Italian referendum wrap-up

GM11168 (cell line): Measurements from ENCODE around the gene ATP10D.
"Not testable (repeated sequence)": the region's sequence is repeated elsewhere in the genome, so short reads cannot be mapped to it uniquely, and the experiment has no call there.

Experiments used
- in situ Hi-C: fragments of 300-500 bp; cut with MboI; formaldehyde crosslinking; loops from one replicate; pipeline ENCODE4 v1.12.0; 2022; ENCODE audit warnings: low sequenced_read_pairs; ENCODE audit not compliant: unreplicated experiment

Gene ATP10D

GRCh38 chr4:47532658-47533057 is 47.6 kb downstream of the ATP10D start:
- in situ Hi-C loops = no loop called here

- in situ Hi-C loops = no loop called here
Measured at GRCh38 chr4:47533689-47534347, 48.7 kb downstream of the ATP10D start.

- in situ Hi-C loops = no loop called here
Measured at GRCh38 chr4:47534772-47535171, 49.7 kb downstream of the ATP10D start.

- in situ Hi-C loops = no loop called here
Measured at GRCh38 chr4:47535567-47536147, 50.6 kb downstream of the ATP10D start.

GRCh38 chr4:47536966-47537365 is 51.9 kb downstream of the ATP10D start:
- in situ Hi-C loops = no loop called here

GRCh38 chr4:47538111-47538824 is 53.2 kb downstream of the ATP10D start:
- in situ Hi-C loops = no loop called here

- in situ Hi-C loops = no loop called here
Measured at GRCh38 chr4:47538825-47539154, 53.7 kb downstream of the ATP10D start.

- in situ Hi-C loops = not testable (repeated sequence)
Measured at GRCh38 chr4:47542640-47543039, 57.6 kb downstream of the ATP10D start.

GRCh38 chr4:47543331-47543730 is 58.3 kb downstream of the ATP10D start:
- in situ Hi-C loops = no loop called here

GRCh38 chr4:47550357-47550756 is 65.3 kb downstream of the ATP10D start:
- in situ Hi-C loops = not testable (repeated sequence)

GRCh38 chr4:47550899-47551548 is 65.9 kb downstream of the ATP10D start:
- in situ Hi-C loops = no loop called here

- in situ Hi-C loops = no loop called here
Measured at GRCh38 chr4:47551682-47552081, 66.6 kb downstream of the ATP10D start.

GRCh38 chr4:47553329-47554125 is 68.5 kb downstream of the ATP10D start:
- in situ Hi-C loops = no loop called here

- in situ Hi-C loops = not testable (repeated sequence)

Uncertainty not to be dispelled immediately… only in the event of a ‘Yes’ victory On Sunday, 4 December, Italians will vote on the constitutional confirmative referendum. Polling stations will open at 7am CET and close at 11pm CET. We expect the result to be known by early Monday morning. Why a referendum? On 12 April 2016, the Italian parliament, in its final reading, passed the Boschi Bill, which seeks to amend part of the Italian constitution. The Bill secured an absolute majority in both branches of parliament, but fell short of obtaining the two-thirds of votes needed to avoid the additional step of a confirmatory referendum. The constitutional referendum is, therefore, a necessary follow-up to confirm the bill into constitutional law. Voters will cast their vote to decide whether to accept (‘Yes’) or not (‘No’) the amendments to the Italian constitution set out in the Boschi Bill, as already passed by parliament. These touch upon various sections of the Italian constitution. The key points of the proposed reforms • Eliminate the current ‘perfect bicameralism’, which assigns the same powers to both the Senate and the House of Deputies. • In an amended setting, power would shift markedly to the Chamber of Deputies. It would have exclusive power to cast confidence votes on the government. Importantly, it will retain the almost exclusive legislative power over ordinary laws and budget law. • The new Senate would become the House of the Regions, representing regional autonomies. It would be reduced in size (100 members; 95 nominated by regional representatives and five by the President of the Italian Republic). Its role becoming that of coordinating central and local administrations. It would no longer have the power to vote on government confidence votes, but would maintain non-binding power to propose amendments and opinions on bills approved by the Chamber of Deputies. • The Boschi Bill also seeks to modify Title 5 of the Italian constitution and the repartition of competences between the central State and Regional Administrations. Majority needed The referendum does not require a quorum. As a consequence, the result will be valid whatever the turnout. State of play A very long and difficult campaign is coming to an end. Attempts made by PM Matteo Renzi to de-personalise the contest have mostly failed. During the final days of his campaign, PM Renzi focused exclusively on the issues that will be voted on. Our feeling is that many electors will still consider the referendum as a test of Renzi’s government. From Saturday 19 November until the polling date of 4 December, Italy is in a blackout period, during which the publication of results of opinion polls on the referendum is prohibited. Up until 18 November opinion polls consistently indicated a widening lead for the ‘No’ camp, irrespective of the twists and turns of the campaign. The last seven days of publicly available polls had, on average, ‘Yes’ at 47.1% and ‘No’ at 52.9% (a 5.9ppt lead), with the percentage of undecided voters (absent in some opinion polls) at 20%. Statistically speaking, these numbers are inconclusive, but the bias in favour of ‘No’ is undisputable. Notwithstanding the clear bias shown in the polls, some caution in considering the result a ‘done deal’ should be taken. Opinion polls did not include expatriate voters, a numerically relevant group that has been addressed by the ‘Yes’ camp with a targeted campaign and who are expected to have a ‘Yes bias. In addition, polls disclosing anagraphical and geographical breakdowns have consistently showed that a propensity to vote ‘No’ was stronger among young voters and in the southern regions. In both groups, the turnout could be lower than the national average. Voter turnout might ultimately play a crucial role in determining the referendum result.